Couple finishes TV series neither of them quite understood

A COUPLE have finally reached the end of a highly-acclaimed TV drama they lost the thread of several series ago.

Nathan and Emma Muir started the must-see show back in 2018, going on to waste 50 hours of their lives not quite remembering who was who and pausing regularly to Google important plot points they had apparently missed.

Emma Muir said: “There were too many characters in it, everyone spoke too fast, and if you popped out of the room for two minutes to check on the dinner, you’d miss an ambiguous yet highly crucial scene that made sense of the rest of the episode.

“And because it’s prestige TV it takes ages to make so there’s a huge gap between each season. I can barely remember my children’s birthdays, so how the hell am I supposed to remember the finer points of a show that has been lauded for its fiendishly complicated yet glacially paced storyline?”

Nathan Muir said: “Over the years we’ve been baffled by Succession, couldn’t work out who was the killer in True Detective and watched Line of Duty with the same level of comprehension as our dog.

“Unfortunately neither of us are prepared to admit to it and suggest we switch over and watch something we’re intelligent enough to understand, like Michael McIntyre’s The Wheel.”

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Selling eggs by the roadside: Countryside things you have to admit are a bit backward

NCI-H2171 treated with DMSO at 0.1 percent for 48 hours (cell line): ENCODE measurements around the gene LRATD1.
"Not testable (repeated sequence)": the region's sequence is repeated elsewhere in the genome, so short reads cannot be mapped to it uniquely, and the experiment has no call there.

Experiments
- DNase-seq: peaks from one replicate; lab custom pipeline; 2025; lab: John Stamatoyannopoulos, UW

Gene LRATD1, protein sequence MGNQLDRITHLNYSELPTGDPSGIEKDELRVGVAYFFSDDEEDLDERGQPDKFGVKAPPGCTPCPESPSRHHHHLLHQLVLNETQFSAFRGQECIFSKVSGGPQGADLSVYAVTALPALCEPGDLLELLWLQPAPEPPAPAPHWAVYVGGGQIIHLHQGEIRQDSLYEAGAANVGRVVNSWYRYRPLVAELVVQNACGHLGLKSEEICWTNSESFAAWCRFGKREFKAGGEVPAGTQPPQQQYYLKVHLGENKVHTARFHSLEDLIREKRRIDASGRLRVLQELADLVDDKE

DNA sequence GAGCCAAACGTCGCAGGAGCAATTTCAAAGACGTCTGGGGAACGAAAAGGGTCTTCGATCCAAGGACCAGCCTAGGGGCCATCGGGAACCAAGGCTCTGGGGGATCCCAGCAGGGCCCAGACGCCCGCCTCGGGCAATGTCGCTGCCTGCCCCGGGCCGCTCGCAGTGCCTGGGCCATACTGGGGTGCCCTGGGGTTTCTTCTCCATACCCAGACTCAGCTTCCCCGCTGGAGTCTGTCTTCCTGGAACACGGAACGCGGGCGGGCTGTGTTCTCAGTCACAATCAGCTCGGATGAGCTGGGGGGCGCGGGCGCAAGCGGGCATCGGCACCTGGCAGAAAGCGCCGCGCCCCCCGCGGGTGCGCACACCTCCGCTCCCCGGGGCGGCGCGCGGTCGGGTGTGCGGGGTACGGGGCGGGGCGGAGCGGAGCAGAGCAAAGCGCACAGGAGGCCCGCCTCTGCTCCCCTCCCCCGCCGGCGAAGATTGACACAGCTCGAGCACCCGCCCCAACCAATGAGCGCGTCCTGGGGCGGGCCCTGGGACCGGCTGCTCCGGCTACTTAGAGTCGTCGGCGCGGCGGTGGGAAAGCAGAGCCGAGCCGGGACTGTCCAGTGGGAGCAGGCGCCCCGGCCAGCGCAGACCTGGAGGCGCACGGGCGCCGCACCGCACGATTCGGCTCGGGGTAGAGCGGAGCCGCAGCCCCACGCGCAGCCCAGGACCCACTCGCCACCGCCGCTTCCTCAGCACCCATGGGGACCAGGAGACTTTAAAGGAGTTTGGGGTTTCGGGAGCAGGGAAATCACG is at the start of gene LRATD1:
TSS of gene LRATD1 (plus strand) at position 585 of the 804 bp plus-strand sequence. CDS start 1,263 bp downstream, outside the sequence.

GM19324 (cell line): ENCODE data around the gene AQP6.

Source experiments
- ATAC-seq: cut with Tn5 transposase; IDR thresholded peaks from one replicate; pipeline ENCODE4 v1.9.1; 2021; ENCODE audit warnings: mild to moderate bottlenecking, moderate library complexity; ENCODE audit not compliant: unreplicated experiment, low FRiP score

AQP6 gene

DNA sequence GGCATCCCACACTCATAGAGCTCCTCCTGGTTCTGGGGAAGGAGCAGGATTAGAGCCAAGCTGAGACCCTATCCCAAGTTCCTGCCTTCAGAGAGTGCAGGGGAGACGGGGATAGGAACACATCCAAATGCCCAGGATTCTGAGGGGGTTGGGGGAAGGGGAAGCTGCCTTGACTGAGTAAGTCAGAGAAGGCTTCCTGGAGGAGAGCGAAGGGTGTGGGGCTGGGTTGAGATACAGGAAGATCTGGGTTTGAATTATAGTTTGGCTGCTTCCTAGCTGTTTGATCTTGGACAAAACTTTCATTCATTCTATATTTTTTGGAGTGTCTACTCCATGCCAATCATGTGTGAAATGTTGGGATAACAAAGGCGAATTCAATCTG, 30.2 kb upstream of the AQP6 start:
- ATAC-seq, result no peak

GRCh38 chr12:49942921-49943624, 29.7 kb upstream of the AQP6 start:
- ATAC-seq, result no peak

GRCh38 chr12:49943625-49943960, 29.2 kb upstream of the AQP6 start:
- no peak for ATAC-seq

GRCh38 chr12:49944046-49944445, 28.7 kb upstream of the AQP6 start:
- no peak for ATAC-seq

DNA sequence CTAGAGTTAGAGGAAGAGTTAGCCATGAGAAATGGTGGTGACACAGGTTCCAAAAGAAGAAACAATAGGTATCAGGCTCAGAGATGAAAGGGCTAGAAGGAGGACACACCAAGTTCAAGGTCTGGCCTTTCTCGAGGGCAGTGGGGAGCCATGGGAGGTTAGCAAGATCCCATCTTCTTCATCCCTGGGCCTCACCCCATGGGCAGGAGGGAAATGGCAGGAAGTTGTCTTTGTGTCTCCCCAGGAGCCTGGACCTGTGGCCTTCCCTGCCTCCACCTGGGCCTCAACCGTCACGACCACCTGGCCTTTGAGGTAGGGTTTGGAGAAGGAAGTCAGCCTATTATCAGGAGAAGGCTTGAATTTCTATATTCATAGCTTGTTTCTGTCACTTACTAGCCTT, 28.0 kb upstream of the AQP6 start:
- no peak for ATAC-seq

THE country way of life is more relaxed than the big city. But let’s be brutally honest, some of their simple peasant traditions are weird. Like these:

Roadside eggs

If you find yourself driving along a country lane, you’re guaranteed to see a sign by a gate saying ‘Fresh eggs. £1 for half a dozen’. But do they really think you’re going to pull your car into their drive, knock on the door, start a conversation and buy eggs from a house? No way. You’re from the city. It would be less socially awkward to shit on their doorstep. And it’s unlikely they’ll take Monzo anyway.

Lanes with grass down the middle

Obviously not every road can be like the M1, with a smoothly paved surface and frequent, handy places to stop for a KFC. But a road that doesn’t look like it’s only used by a pretty young teacher cycling to her class of four kids in a quaint primary school would be nice. It’d be great if they could get someone in to clean up all that horse manure too.

Scarecrow festivals

Due to their distance from any type of cultural hub, the must-visit event in a rural village is the annual scarecrow festival. Families are invited to wander the streets looking for monstrous straw humanoids dressed in clothes that have been rejected by the village hall jumble sale. Often used by locals as the latest skirmish in long-simmering wars with neighbours, the identities of the scarecrows are unrecognisable to outsiders and the whole event best avoided.

Pagan traditions

Do you know what ‘well dressing’ is? Ever been to a traditional wap? Fancy seeing some ceremonial cheese rolling? All of this bizarre shit and more is on offer in the countryside. Or you could go to a state-of-the-art cinema in the modern city you live in, and then go out for sushi, because all that pagan stuff is bloody boring and a bit creepy.

Cow tipping

The kind of activity that can only occur in a place where the only sources of entertainment are a mobile library and a twice monthly yoga session at the village hall. This forces kids to create their own fun, be that graffiti, hanging out at the bus stop or pushing over livestock in a local field. A sad indictment of what happens when people aren’t given access to superfast broadband.